Exterior. Day. Fade-in. Okay.
There's an ocean. Long, rolling waves. Waves are the long, wide backs of big animals swimming in a line. Big animals like manatees. Extra big. Bigger than the biggest whale. Bigger than any other animal. Backs are green, mottled with white, all barnacle-covered. They swim at you, and you roll across their backs. The ship rides like a roller coaster up one manatee, down the other side, up the next. Their big, bristly whiskers brush the sea floor, leaving parallel lines. Like the sand-floor of one of those Japanese gardens, raked into parallel lines.
A pirate comes across the deck carrying a tray. Breakfast. Covered dish with bacon smells coming out from underneath. Silverware rolled up in a crisp white napkin. Bowl of cantaloupe slices, and a tulip in a little bud vase.
The captain's had a hard night, deserves breakfast in bed. Up all night lashed to the tiller in case a storm was coming. Heard it on the pirate radio weather forecast. Usually the pirate radio just plays this weird industrial music that the kids who run the pirate radio station record in their basement. The FCC's onto them, but they move the station every four hours or so, so the FCC boys can't get a fix on it.
The music today—the captain has it turned down low—music today is some kind of big steam engine with what sounds like a stick running back and fourth across a picket fence. Rhythmic. The weather report last night was wrong. No storm. Just long tendrils of glowing stuff, purple like the raver-kids' necklaces, drifting by the hull and eddying off the back.
The captain had an argument with the quartermaster. Quartermaster said, "In the northern hemisphere, the phosphorescent eddies swirl clockwise. In the southern hemisphere they go counterclockwise."
"Is that so?" said the captain. "Then why are they swirling in both directions off the stern, there?"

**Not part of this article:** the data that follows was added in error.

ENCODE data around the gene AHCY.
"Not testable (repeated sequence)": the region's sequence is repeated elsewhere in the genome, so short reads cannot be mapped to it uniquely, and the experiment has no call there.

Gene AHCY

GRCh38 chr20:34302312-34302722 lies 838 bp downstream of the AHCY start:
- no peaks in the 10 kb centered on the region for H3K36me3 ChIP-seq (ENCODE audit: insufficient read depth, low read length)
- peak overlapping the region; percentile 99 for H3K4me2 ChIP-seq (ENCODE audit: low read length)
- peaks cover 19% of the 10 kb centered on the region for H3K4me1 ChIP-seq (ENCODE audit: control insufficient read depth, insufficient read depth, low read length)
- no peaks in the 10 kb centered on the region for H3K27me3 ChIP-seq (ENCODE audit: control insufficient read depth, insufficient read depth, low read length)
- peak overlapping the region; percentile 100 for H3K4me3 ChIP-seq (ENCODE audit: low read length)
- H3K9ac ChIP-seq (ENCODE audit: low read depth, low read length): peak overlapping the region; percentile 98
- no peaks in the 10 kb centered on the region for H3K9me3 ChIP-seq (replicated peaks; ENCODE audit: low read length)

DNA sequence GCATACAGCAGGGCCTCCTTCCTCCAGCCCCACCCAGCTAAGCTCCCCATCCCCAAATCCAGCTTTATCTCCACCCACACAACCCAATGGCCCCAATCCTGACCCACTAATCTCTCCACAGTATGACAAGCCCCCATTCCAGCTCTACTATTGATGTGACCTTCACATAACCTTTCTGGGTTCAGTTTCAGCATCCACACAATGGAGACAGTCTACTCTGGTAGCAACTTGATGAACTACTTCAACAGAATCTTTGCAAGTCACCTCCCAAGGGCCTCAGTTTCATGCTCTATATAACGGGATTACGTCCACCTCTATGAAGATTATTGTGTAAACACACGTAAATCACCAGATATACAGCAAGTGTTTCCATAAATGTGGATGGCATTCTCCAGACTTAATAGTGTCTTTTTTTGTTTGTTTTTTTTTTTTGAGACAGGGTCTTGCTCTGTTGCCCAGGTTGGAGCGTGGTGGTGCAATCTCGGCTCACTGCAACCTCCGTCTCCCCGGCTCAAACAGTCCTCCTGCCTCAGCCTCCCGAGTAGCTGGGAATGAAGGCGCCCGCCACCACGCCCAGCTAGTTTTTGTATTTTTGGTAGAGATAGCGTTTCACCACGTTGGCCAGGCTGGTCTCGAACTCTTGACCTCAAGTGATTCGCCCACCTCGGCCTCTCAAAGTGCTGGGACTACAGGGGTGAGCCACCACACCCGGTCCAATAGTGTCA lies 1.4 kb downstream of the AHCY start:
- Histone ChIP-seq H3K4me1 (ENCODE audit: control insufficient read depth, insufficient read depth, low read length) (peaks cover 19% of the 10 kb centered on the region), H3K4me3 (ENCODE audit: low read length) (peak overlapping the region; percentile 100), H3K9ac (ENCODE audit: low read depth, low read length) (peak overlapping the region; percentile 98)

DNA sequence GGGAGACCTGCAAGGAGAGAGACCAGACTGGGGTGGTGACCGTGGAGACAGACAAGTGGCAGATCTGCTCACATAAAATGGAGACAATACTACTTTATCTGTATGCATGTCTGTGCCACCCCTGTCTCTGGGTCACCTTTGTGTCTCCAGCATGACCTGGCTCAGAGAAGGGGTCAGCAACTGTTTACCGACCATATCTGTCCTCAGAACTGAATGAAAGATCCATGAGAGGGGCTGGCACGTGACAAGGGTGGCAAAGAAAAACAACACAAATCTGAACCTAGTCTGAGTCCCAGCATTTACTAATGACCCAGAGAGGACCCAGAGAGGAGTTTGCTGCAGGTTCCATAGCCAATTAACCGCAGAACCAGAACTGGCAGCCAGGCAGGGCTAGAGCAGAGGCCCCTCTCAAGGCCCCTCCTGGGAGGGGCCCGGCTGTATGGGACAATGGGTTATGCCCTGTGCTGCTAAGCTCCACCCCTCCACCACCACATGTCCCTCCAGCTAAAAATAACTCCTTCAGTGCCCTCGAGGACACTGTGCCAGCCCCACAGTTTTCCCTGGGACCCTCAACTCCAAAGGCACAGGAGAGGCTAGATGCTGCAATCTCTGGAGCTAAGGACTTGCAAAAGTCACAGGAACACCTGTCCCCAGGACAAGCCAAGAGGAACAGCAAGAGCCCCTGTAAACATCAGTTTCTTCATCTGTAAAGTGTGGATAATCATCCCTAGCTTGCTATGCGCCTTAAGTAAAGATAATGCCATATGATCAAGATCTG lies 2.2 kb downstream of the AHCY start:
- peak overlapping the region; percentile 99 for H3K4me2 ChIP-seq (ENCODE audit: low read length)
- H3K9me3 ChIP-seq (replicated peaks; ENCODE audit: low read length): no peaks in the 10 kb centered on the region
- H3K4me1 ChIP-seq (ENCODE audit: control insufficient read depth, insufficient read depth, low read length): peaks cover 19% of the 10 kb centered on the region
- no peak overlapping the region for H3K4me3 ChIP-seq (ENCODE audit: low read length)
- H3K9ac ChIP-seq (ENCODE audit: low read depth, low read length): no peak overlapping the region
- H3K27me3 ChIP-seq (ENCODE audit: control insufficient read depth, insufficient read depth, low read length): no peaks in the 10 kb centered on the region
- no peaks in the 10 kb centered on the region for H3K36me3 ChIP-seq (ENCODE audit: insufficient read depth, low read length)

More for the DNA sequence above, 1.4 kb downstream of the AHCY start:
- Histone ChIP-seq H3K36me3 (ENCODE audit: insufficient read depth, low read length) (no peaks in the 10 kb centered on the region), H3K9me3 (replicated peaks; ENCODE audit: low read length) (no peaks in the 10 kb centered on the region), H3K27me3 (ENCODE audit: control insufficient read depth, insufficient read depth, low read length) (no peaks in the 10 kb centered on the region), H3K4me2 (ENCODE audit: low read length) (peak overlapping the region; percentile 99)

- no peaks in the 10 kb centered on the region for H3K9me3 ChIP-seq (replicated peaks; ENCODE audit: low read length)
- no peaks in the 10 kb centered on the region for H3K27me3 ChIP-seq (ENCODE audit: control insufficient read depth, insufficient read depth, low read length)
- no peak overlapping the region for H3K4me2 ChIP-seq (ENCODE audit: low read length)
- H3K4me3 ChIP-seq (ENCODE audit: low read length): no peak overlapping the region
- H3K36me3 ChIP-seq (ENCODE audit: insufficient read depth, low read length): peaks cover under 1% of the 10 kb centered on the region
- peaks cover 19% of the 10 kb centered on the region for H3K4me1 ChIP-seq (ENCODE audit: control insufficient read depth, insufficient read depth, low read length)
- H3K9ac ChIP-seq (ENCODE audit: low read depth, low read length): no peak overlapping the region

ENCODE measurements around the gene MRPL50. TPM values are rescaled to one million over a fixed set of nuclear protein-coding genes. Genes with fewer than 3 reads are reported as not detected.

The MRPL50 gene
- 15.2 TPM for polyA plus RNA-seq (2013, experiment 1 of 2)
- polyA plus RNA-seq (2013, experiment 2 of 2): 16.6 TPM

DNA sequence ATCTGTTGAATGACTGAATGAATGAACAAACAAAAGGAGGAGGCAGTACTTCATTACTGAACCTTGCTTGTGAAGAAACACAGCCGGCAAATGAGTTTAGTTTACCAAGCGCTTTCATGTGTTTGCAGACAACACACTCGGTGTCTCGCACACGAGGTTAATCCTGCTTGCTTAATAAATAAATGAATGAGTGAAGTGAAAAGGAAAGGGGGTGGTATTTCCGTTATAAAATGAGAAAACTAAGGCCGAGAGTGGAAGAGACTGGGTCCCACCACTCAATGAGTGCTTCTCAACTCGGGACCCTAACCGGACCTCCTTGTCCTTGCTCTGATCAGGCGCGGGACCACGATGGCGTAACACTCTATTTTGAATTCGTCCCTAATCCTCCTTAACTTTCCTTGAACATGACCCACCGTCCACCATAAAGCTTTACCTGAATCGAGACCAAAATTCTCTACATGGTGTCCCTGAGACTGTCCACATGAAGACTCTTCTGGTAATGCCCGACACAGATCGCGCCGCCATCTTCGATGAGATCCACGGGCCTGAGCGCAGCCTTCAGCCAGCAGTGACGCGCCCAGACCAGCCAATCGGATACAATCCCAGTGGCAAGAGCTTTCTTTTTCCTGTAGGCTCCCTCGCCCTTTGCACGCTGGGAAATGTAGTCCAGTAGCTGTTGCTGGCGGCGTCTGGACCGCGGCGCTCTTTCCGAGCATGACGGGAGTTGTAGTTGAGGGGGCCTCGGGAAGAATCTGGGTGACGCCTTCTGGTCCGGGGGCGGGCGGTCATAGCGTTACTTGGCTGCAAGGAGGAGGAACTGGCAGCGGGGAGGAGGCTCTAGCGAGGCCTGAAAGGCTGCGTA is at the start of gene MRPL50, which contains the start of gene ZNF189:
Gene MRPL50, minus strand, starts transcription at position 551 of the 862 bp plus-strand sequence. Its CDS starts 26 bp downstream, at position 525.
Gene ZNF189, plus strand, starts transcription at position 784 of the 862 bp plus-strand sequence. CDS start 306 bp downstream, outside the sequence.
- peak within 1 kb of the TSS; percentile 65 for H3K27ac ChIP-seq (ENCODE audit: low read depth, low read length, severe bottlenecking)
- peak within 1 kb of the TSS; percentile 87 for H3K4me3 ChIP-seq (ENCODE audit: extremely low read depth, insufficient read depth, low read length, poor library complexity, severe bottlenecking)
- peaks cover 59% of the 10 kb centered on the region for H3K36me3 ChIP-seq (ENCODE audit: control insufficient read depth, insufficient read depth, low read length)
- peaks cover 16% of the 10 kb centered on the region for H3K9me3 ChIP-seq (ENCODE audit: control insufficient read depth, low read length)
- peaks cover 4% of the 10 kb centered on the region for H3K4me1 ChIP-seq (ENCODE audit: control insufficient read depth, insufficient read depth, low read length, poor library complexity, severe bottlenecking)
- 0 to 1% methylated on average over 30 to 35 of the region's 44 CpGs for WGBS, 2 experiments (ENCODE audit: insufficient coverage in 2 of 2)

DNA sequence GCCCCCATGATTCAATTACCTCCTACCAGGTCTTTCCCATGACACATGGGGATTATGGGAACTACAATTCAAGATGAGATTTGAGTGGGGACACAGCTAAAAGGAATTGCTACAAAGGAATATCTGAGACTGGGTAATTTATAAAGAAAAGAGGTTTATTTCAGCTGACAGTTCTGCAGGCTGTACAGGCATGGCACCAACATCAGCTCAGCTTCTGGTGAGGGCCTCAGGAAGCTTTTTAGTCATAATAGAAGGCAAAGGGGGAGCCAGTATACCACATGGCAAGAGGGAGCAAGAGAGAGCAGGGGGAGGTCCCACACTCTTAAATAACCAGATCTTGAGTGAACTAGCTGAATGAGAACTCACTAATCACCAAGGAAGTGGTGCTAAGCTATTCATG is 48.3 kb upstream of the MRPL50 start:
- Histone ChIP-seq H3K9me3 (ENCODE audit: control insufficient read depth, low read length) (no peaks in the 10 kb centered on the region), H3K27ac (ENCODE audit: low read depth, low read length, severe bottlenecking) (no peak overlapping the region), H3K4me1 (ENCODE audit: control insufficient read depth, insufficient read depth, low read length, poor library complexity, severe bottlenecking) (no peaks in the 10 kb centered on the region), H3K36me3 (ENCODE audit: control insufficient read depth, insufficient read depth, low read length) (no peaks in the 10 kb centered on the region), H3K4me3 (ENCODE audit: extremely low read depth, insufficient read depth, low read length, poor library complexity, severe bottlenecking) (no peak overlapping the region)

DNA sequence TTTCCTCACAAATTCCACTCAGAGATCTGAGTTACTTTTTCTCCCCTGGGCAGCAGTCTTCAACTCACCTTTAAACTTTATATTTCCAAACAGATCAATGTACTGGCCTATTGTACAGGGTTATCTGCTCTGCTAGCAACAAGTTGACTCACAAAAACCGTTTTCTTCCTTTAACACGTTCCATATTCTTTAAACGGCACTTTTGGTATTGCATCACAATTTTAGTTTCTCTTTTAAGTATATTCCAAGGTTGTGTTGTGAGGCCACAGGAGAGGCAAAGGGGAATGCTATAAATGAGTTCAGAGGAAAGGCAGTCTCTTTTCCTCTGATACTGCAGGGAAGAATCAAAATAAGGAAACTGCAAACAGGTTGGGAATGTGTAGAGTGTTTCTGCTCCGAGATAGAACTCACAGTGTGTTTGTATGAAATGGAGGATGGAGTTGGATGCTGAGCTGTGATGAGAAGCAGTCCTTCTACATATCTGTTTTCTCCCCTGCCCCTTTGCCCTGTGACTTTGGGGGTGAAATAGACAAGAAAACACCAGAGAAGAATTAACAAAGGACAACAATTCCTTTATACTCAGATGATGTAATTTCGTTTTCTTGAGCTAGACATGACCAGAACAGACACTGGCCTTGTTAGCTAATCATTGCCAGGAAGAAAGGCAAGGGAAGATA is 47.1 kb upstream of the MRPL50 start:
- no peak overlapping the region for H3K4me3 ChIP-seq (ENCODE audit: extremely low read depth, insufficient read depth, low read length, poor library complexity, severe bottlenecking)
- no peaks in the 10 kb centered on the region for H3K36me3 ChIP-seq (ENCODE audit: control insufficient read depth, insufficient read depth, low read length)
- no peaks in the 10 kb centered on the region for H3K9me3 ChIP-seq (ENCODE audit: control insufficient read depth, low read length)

The quartermaster said they must be sailing exactly along the equator, hence the eddies on either side went in opposite directions. The Coriolanus effect, he said it was.
The captain thought the Coriolanus effect was something to do with Shakespeare. The swirling effect had another name. And besides, if they were sailing along the equator, what was the North Star doing there, directly in line with the bowsprit?
"That's not the North Star," said the quartermaster.
"It bloody well is the North Star," said the captain. "I think I'd know the North Star when I see it, and who's the captain here, anyway?"
The quartermaster shook his head and muttered something about heathens.
The captain said of course he was a bloody heathen. He was a pirate, wasn't he? Violated all ten commandments right after breakfast as a warm-up for the day. And the coveting your neighbor's wife one was a damn challenge, let me tell you, since there were no women on board that he knew of.
"Are there?" he paused to ask, and the quartermaster shrugged.
There were no women on board, so he had to covet Gabardine Jack's wife back there in Kingston, and if you got a look at her last time we were there you'd know that coveting her was a damn sight more work than coveting Gabardine Jack's cattle. He half suspected she had been one of the cattle until Jack brought her in the house.
The quartermaster sauntered off toward the bow, whistling, and the captain went to bed with a migraine.
So here we are this morning with the pirate carrying the breakfast tray across the deck, peg leg knocking every other step with the slapping bare foot—knock-slap-knock-slap-knock-slap.
The peg leg gets stuck in a knothole, and the pirate stumbles forward, barely catching himself on the rail. The tray and breakfast sail out into the air, each piece of bacon and half a grapefruit turning slowly in the air, half of them clockwise and the other half counterclockwise. All drop in with fifteen tiny splashes, and the nearest giant manatee rolls over and swallows the whole thing. Astern, you can see it spitting out the tray, the plates, and one tulip in a bud vase.